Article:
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Hug A Breastfeeding Mom!

Affiliate Disclosure | in Motherhood | by | with 15 Comments

[info_box]Today’s guest post comes from Judy Banfield, the “Mountain Mama” behind the Mountain Baby blog and store. After reading this post on Parenting With Confidence I asked her to share some wisdom with us. Enjoy! [/info_box]

Petri Dish Tested, Mother Nature Approved

The first week of October is World Breastfeeding Week in Canada. All across the country people will be celebrating all that breastfeeeding offers to babies, mothers, families, communities, and our planet. What Mother Nature has always known – that breast is best – we now know from the enormous amount of research that is being conducted world wide. As we learn more about breast milk and breastfeeding we continue to be astounded about this amazing food that nature has designed for our babies.

Breast milk is the perfect food for babies, providing every nutrient they need for the first six months of life. Breast milk also provides living immunities to babies thereby preventing a wide range of illnesses and health problems.

Most moms want to provide their babies with the very best nutrition, but sometimes breastfeeding can be challenging. Although it is “natural” it is not instinctive. Both mothers and babies need to learn to breastfeed.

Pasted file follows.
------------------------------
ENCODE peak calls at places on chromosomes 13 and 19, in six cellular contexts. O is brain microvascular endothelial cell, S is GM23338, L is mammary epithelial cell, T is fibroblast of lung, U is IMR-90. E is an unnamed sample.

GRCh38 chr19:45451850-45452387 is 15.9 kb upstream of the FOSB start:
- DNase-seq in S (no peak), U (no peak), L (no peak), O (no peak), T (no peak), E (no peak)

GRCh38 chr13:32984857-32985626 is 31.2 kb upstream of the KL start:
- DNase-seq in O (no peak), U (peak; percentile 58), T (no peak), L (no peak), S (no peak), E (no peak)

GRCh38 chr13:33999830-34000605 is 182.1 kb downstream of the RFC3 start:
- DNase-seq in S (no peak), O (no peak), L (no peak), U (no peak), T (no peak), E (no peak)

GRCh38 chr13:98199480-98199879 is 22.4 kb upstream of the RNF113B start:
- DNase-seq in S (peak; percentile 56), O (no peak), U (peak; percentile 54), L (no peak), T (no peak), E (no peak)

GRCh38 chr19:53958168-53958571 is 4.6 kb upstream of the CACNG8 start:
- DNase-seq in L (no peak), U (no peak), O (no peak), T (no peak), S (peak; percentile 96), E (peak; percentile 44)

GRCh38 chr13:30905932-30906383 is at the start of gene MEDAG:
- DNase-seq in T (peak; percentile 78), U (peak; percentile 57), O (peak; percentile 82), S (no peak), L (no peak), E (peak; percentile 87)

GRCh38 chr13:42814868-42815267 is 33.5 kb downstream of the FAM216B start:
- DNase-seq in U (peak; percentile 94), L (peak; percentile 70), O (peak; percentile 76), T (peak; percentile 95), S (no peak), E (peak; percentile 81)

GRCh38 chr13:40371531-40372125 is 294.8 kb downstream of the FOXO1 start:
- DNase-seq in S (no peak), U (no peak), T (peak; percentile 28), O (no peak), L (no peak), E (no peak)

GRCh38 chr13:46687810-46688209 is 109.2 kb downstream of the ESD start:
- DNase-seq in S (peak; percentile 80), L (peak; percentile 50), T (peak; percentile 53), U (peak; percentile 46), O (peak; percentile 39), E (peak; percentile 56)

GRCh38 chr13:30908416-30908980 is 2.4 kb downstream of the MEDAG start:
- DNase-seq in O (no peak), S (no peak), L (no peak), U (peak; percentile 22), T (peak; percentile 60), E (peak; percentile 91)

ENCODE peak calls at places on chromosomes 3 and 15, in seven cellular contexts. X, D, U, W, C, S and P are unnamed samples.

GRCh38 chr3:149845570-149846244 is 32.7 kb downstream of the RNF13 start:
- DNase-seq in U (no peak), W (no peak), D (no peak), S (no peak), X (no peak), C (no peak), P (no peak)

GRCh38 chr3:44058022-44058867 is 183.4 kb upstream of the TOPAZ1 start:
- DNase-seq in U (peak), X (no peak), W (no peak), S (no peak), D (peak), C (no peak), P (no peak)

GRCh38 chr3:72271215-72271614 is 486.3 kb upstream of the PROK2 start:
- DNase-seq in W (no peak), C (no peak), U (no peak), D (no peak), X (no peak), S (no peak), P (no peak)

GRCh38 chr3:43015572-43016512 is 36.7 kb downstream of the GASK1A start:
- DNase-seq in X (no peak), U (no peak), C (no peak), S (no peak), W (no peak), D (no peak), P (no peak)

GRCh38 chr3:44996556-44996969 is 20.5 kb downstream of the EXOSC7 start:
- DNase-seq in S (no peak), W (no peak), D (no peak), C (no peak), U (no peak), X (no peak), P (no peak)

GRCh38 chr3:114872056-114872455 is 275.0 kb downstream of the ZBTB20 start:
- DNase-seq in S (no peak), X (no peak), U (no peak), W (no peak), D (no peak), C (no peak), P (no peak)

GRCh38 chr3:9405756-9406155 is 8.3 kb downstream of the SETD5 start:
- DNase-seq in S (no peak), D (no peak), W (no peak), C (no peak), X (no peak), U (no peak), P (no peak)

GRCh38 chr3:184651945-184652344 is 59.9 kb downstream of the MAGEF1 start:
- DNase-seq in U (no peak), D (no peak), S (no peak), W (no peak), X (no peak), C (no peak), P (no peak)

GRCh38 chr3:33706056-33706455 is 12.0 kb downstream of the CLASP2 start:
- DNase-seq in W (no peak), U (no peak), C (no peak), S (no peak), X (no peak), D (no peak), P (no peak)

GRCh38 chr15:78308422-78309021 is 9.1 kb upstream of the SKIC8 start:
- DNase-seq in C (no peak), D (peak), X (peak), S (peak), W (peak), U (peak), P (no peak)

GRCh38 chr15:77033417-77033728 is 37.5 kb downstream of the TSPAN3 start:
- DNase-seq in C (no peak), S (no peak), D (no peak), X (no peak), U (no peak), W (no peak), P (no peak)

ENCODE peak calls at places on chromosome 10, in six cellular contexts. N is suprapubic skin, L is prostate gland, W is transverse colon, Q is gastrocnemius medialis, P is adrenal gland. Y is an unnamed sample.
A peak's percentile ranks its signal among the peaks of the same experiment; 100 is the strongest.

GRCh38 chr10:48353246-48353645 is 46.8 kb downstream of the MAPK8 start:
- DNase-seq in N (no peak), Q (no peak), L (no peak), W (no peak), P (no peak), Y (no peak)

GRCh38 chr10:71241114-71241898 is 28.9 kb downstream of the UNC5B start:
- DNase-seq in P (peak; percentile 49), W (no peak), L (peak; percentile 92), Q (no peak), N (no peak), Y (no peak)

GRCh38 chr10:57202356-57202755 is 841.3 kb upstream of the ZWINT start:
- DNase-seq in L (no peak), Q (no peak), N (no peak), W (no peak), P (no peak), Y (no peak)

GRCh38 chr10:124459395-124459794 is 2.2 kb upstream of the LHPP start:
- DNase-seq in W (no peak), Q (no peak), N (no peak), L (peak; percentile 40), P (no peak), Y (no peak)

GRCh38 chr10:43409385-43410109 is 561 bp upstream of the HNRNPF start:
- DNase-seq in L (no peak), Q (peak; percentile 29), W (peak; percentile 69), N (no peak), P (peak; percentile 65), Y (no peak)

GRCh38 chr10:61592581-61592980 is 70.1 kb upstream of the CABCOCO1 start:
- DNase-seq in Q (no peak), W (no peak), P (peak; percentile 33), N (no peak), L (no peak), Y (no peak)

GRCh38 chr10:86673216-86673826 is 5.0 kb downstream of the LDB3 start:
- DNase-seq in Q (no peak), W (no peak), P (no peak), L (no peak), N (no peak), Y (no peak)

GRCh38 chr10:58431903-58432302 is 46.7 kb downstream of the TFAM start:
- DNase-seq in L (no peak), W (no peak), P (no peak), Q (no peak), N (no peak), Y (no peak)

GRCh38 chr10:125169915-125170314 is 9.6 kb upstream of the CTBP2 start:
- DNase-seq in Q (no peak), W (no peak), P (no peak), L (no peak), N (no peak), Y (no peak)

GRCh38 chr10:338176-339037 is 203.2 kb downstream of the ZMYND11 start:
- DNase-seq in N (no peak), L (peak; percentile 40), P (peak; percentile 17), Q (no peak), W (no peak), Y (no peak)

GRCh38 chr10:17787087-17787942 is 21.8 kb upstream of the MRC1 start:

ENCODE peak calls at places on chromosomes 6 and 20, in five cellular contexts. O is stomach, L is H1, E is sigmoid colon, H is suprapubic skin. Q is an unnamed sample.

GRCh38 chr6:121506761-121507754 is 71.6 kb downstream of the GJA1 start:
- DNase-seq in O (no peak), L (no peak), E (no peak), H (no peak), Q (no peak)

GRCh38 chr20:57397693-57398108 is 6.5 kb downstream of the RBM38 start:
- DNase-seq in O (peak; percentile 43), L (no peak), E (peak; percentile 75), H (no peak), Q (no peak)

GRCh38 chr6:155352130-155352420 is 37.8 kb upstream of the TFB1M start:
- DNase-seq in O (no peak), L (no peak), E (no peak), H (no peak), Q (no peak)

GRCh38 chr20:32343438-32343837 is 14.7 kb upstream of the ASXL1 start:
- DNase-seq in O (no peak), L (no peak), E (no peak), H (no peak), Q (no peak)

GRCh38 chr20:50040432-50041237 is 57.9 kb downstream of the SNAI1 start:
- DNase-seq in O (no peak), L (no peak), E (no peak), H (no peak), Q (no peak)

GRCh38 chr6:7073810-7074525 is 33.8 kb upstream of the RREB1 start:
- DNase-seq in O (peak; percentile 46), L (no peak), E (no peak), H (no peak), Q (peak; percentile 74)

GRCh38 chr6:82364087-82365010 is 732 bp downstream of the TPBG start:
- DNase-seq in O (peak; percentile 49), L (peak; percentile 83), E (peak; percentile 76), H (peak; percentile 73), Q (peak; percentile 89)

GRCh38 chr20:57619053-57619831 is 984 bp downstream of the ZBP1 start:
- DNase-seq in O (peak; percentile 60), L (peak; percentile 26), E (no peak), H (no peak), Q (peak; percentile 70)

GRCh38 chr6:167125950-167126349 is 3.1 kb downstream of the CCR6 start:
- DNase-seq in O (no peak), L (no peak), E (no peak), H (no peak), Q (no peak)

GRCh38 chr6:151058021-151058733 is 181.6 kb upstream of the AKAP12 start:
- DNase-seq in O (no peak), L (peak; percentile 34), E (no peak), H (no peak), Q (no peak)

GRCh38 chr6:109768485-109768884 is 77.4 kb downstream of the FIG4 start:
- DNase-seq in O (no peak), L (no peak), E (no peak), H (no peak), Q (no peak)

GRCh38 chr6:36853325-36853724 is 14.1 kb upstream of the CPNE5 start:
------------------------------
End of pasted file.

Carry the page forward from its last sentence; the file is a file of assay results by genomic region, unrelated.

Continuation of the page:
A Quick History

Up until the middle of the 20th century everyone breastfed, and girls learned all about it long before they became mothers. If they had breastfeeding challenges there were always lots of women who knew what to do. With the aggressive marketing of formula starting in the 40’s, we became, very quickly, a bottle feeding culture, and the breastfeeding wisdom of timeless generations was lost. Since then, mothers learn to breast feed in relative isolation, and, depending on where they live, when they have problems there may be few resources to turn to.

The reality is that mothers need support when they are breastfeeding. Sometimes they just need some solid information and good technical know-how to help them solve their difficulties. Most moms, whether they are having specific problems or not, just need a good dose of encouragement, appreciation, love and acknowledgement (plus a few meals in the freezer!).

Which Brings Us To . . .